The five best songs we heard this week.

By Eli EnisMarcus Jones and Alex Suskind
June 26, 2020 at 08:48 PM EDT
Friday Five
Credit: Getty Images (4); Vevo

Every Friday, EW's music team runs down the five best songs of the week. In today's edition, Remi Wolf shows off her quirky sensibility, Jessie Ware takes it to Studio 54, Burna Boy showcases the world of Afrobeats, Hum return heavy, and Khruangbin drops a technicolor jam about receiving a letter.

"Waves" — Hum

Earlier this week, Illinois space-rock titans Hum beamed in their first new album in 22 years. In the '90s, the band's unparalleled sound folded together the chunky grooves and raspy vocals of grunge with guitar tones that had both the enveloping heft of shoegaze and the weight of early nu-metal. For their big return, Hum made the only logical maneuver: They got heavier. The record begins with "Waves," a song that crashes and churns like its title implies. Like any great Hum track, the streaky, melodic guitar leads strike through the mix like lightning in a hurricane. —Eli Enis

"What's Your Pleasure?" — Jessie Ware

Calling an artist underrated is kind of overrated at this point, but enough people have slept on Ware to warrant the description. Though the British chanteuse's life away from music is one of domesticity — she hosts a popular food podcast with her mom and is married — the music on her fourth album is that of a diva taking the Studio 54 stage at 1 in the morning. On the title track, she elicits a siren call that instantly hypnotizes the listener to "push, press, more, less." —Marcus Jones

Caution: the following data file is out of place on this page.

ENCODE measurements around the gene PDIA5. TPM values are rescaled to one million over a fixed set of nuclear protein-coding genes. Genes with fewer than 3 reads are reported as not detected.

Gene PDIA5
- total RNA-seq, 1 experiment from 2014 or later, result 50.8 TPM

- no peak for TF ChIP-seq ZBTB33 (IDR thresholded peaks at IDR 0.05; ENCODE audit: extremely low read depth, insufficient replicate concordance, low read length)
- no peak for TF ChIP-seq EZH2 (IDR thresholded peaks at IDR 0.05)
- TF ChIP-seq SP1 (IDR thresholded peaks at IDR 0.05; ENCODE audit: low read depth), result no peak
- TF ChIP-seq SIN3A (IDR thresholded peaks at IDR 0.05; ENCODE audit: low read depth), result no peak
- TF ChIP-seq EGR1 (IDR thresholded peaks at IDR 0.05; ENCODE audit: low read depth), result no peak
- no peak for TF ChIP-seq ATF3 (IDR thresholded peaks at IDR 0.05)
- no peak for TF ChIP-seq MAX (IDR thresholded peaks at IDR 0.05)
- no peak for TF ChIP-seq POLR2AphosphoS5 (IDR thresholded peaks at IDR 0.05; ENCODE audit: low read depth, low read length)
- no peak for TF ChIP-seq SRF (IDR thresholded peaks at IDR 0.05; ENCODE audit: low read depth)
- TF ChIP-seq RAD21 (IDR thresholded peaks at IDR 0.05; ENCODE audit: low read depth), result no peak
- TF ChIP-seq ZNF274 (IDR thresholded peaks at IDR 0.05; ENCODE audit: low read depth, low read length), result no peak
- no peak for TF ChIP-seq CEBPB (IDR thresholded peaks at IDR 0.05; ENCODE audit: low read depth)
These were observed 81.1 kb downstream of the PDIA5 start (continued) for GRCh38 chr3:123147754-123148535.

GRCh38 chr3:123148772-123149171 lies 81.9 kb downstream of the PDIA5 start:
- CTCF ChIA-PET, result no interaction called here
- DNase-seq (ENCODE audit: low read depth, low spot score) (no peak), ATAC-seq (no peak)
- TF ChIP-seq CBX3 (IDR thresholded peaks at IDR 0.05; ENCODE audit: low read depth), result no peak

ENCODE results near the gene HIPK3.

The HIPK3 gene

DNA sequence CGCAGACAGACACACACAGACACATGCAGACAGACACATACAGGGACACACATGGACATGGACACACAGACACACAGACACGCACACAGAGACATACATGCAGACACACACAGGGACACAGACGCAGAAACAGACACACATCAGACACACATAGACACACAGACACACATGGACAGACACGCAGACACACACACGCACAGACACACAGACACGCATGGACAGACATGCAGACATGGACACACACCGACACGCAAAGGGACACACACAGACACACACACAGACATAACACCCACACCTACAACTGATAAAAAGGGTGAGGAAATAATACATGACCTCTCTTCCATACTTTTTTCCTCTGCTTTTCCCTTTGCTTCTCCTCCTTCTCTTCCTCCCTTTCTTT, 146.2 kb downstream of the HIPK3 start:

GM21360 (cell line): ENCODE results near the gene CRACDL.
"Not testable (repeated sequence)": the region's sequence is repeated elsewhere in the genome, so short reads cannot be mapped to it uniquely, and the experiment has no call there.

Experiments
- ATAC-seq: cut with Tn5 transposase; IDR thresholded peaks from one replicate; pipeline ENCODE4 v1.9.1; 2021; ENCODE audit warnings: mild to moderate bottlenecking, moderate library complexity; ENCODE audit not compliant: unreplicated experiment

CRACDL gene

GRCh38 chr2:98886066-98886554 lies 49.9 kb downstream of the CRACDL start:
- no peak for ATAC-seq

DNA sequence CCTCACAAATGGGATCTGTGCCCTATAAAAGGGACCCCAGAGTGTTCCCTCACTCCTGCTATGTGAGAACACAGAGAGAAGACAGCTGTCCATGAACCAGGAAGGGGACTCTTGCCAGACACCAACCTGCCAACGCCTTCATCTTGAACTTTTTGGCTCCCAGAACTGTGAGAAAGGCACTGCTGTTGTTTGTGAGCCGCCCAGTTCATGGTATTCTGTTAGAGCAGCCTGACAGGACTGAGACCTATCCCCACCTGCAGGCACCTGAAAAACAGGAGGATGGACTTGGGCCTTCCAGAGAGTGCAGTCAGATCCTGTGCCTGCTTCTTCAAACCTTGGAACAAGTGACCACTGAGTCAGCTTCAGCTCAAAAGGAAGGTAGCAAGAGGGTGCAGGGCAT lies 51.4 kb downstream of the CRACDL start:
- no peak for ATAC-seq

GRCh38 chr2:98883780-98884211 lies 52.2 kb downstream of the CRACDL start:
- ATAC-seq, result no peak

"Down the Line" — Remi Wolf

Remi Wolf's quirky sensibility — she named her just-released first EP I'm Allergic To Dogs! — blossoms on the project's opening track, "Down the Line," with Wolf utilizing the DIY distortion of early Santigold before accelerating into a more mellow California funk. Wolf goes further afield in the second and third verses, with a deliciously melodic, near-Freudian take on the nature of boys and girls: "And girls will be girls/We play and we barter/And we wanna rule your world/And we wanna be your mother." —M.J.

"Dearest Alfred" — Khruangbin

This pen pal jam from the Texas trio sees vocalist Laura Lee commemorating the arrival of a letter from her "Dearest Alfred." "Tell me about your friends/Write to me soon/Your letter is the best gift," she sings over a soupy bass line and kaleidoscopic guitar riff. It sounds a bit like floating on a cloud. —Alex Suskind

"Wonderful" — Burna Boy

Americans seeking a gateway into the Afrobeats genre will often come across the work of Nigerian musician Burna Boy, the only African artist to get their own solo record on Beyoncé's collaboration-heavy Lion King concept album last year. "Wonderful" has him embracing the weight that's been put on his shoulders as the new face of the continent's musical output, with a joke in the chorus: "I no want make person tell me say I too lazy." He then joyously takes listeners through the past, present, and future of Afrobeats music — a genre that is much more progressive than the vaguely defined "world" category it's currently lumped into by the Grammys. —M.J.

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